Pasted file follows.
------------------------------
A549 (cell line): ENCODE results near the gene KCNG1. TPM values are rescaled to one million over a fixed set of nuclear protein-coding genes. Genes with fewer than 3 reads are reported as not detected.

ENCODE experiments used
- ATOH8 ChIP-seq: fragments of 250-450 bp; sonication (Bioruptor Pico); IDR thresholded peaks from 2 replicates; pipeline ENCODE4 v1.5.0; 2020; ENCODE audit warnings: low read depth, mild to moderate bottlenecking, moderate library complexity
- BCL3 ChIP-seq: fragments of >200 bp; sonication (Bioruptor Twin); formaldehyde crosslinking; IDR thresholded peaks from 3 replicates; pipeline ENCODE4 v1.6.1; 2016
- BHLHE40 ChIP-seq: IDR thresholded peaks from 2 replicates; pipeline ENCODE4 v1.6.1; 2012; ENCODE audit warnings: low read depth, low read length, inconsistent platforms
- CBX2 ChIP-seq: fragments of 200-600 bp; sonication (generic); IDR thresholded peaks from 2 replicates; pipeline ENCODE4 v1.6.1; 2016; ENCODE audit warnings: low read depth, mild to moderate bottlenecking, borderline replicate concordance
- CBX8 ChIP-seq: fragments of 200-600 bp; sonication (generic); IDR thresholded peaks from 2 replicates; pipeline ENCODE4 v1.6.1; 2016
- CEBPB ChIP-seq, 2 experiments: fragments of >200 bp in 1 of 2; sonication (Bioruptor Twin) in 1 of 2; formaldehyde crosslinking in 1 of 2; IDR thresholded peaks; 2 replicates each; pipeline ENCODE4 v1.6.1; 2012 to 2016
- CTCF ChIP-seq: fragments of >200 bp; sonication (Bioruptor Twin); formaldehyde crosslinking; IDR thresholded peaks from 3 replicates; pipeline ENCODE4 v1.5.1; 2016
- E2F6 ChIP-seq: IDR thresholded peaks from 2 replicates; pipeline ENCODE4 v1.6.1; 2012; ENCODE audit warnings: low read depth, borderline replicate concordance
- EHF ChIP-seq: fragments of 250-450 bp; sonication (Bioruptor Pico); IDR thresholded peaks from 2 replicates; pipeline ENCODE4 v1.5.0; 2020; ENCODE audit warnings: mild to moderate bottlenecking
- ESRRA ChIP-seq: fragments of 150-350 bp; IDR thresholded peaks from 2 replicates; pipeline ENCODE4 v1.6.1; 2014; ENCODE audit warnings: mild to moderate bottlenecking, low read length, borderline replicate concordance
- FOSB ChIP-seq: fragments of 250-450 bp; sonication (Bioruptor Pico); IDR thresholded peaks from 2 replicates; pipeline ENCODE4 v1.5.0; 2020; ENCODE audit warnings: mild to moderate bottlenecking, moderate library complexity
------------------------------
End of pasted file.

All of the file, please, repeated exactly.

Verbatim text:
A549 (cell line): ENCODE results near the gene KCNG1. TPM values are rescaled to one million over a fixed set of nuclear protein-coding genes. Genes with fewer than 3 reads are reported as not detected.

ENCODE experiments used
- ATOH8 ChIP-seq: fragments of 250-450 bp; sonication (Bioruptor Pico); IDR thresholded peaks from 2 replicates; pipeline ENCODE4 v1.5.0; 2020; ENCODE audit warnings: low read depth, mild to moderate bottlenecking, moderate library complexity
- BCL3 ChIP-seq: fragments of >200 bp; sonication (Bioruptor Twin); formaldehyde crosslinking; IDR thresholded peaks from 3 replicates; pipeline ENCODE4 v1.6.1; 2016
- BHLHE40 ChIP-seq: IDR thresholded peaks from 2 replicates; pipeline ENCODE4 v1.6.1; 2012; ENCODE audit warnings: low read depth, low read length, inconsistent platforms
- CBX2 ChIP-seq: fragments of 200-600 bp; sonication (generic); IDR thresholded peaks from 2 replicates; pipeline ENCODE4 v1.6.1; 2016; ENCODE audit warnings: low read depth, mild to moderate bottlenecking, borderline replicate concordance
- CBX8 ChIP-seq: fragments of 200-600 bp; sonication (generic); IDR thresholded peaks from 2 replicates; pipeline ENCODE4 v1.6.1; 2016
- CEBPB ChIP-seq, 2 experiments: fragments of >200 bp in 1 of 2; sonication (Bioruptor Twin) in 1 of 2; formaldehyde crosslinking in 1 of 2; IDR thresholded peaks; 2 replicates each; pipeline ENCODE4 v1.6.1; 2012 to 2016
- CTCF ChIP-seq: fragments of >200 bp; sonication (Bioruptor Twin); formaldehyde crosslinking; IDR thresholded peaks from 3 replicates; pipeline ENCODE4 v1.5.1; 2016
- E2F6 ChIP-seq: IDR thresholded peaks from 2 replicates; pipeline ENCODE4 v1.6.1; 2012; ENCODE audit warnings: low read depth, borderline replicate concordance
- EHF ChIP-seq: fragments of 250-450 bp; sonication (Bioruptor Pico); IDR thresholded peaks from 2 replicates; pipeline ENCODE4 v1.5.0; 2020; ENCODE audit warnings: mild to moderate bottlenecking
- ESRRA ChIP-seq: fragments of 150-350 bp; IDR thresholded peaks from 2 replicates; pipeline ENCODE4 v1.6.1; 2014; ENCODE audit warnings: mild to moderate bottlenecking, low read length, borderline replicate concordance
- FOSB ChIP-seq: fragments of 250-450 bp; sonication (Bioruptor Pico); IDR thresholded peaks from 2 replicates; pipeline ENCODE4 v1.5.0; 2020; ENCODE audit warnings: mild to moderate bottlenecking, moderate library complexity